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Betula jacquemontii, or Jacquemontii Birch Tree, is an upright, pyramidal tree typically grown as an ornamental and known for its bright white bark. Colorful yellow fall foliage provide fall and winter interest. Betula is Latin for birch and describes a genus of about 60 species of deciduous trees and shrubs found in many gardens and landscapes throughout the northern hemisphere. Jacquemontii is a variety of Betula utilis and is native to the western Himalayas (Kashmir to central Nepal). It is most noted for its exceptionally white bark. Technically the main differences between the variety and the species are that the variety has fewer vein pairs per leaf (7-9 pairs for the variety and 10-14 pairs for the species) and whiter bark. Although bark color can be variable, the bark from this variety is considered to be the whitest found on any birch and is sometimes commonly called white-barked Himalayan birch.
Jacquemontii is best grown in moist, acidic, sandy or rocky, well-drained loams in full sun to part shade. Best foliage color occurs in full sun; however, it casts a light shade into the area it is planted in so would be a great tree for a shade garden. This tree does best in cool northern climates where summer temperatures rarely exceed 75 degrees F. and where root zones are generally covered with snow throughout the winter. Keep the tree consistently moist and consider using soaker hoses and bark mulches to keep the root zones cool and moist. It needs little pruning, but if necessary, you can prune during the dormant season. Do not prune in winter or spring when the sap is running because it will bleed.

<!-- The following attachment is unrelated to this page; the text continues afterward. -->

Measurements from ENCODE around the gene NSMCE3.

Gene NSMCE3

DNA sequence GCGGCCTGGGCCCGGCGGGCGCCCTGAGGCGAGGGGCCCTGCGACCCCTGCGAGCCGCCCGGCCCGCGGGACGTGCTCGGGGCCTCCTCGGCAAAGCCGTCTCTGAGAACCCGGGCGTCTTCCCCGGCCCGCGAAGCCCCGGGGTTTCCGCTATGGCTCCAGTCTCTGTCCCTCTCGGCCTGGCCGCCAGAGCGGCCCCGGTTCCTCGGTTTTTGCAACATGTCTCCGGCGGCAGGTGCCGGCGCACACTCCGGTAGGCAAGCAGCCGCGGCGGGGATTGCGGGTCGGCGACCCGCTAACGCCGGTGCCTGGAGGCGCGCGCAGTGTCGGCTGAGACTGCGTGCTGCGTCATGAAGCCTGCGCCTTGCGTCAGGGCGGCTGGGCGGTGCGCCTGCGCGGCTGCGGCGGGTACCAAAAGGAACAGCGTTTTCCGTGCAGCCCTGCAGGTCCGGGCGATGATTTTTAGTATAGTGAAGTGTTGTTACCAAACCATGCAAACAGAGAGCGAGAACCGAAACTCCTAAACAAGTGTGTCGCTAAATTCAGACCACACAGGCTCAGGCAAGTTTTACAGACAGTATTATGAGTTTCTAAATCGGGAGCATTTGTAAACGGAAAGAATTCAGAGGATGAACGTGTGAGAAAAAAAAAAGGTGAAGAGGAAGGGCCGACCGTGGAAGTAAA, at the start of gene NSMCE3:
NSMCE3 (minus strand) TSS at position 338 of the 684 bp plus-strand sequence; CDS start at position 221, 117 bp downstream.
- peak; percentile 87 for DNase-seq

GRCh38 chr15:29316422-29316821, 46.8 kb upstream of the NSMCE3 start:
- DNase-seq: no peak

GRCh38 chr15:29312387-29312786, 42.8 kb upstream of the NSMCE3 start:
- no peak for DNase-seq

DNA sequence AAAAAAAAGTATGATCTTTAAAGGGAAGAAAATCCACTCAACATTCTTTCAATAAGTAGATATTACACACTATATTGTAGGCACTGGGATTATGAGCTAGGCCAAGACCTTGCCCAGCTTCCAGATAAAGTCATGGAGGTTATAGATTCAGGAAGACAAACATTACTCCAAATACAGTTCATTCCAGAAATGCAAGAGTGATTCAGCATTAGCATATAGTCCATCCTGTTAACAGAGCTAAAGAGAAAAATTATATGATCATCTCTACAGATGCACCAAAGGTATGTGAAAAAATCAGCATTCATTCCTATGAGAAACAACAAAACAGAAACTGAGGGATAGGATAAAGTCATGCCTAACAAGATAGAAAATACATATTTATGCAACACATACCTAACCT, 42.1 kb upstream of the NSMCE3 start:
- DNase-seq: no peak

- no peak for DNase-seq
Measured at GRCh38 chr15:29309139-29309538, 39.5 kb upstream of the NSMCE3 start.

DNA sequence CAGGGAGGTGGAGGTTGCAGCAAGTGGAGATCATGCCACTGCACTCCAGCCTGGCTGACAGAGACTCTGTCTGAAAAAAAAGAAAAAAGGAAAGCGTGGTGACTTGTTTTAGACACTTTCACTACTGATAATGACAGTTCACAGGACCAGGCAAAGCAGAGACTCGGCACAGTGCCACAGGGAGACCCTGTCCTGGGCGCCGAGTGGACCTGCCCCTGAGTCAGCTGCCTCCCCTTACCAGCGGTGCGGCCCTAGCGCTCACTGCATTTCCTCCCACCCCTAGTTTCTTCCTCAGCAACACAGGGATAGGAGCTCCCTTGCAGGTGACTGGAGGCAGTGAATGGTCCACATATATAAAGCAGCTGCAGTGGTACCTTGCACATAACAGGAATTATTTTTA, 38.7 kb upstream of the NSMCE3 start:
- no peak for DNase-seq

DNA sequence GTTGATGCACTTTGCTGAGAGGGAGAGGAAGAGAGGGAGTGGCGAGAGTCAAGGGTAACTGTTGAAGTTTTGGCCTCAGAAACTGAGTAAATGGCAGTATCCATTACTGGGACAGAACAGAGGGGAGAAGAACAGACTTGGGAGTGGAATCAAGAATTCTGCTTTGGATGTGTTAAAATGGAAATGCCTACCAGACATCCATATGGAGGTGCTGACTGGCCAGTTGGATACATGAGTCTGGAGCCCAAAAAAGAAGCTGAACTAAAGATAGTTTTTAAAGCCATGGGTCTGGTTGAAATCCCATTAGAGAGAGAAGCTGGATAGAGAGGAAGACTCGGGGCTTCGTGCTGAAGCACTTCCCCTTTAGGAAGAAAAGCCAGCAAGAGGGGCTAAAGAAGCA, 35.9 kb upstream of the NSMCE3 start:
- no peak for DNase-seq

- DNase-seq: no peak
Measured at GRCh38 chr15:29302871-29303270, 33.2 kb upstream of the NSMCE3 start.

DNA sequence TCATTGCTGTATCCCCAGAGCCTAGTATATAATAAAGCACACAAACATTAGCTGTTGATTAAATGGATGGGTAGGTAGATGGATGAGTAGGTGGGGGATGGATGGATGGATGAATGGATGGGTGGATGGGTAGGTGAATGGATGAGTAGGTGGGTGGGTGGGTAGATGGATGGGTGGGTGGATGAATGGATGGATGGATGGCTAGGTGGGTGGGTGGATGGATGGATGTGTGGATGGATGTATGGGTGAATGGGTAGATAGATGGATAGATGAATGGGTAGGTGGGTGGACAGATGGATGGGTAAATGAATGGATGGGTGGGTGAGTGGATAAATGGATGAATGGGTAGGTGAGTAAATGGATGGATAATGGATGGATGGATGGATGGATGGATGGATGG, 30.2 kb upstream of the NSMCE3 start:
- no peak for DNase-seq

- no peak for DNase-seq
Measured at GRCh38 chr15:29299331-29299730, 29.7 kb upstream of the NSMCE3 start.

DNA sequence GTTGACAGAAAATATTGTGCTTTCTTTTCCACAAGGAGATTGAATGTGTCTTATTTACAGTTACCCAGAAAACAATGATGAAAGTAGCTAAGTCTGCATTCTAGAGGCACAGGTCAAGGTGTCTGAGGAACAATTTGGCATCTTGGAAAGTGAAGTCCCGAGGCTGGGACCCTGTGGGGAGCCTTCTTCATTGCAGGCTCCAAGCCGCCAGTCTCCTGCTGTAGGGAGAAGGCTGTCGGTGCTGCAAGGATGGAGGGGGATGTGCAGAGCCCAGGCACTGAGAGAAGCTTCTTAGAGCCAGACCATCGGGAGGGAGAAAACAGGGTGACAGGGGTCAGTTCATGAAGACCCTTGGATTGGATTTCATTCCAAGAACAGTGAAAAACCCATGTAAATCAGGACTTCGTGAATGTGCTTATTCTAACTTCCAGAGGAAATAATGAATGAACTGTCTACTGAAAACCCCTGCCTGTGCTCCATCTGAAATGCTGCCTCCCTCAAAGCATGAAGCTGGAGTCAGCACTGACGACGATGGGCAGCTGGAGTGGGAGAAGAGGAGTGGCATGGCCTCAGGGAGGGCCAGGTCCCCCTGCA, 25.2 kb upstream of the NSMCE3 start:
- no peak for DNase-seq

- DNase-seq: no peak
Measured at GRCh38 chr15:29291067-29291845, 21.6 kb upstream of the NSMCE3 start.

Birches are considered a "pioneer" species and, thus, tends to grow quickly when young. Tiny monoecious (male and female) flowers appear in early spring in separate catkins on the same tree. Greenish female flowers are followed by drooping cone-like fruits containing numerous small winged seeds that typically mature in late summer.
Diseases, Insects, and Other Plant Problems:
This plant does not tolerate heat and humidity. It is not recommended for planting south of USDA Zone 7. If stressed, birches can become vulnerable to the bronze birch borer which infects and kills trees. Aphids, Japanese beetles, leaf miner and birch skeletonizer may also occur. Watch for leaf spot problems. The plant has shallow roots and is often found to be short lived.
5064 Milford Road, East Stroudsburg, PA
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Seth H. Richards
Locally owned and Family Operated Since 1932.
Dr. John Richards established Richards Tree Farm in Middle Smithfield, PA as an evergreen farm. Building on those roots, his Great Grandson, Seth Hastings Richards, has grown the farm into a full service Garden Center and Landscape installation business for the past 25 years. The farm specializes in Organic Gardening, Edible, Native, and Unique plants.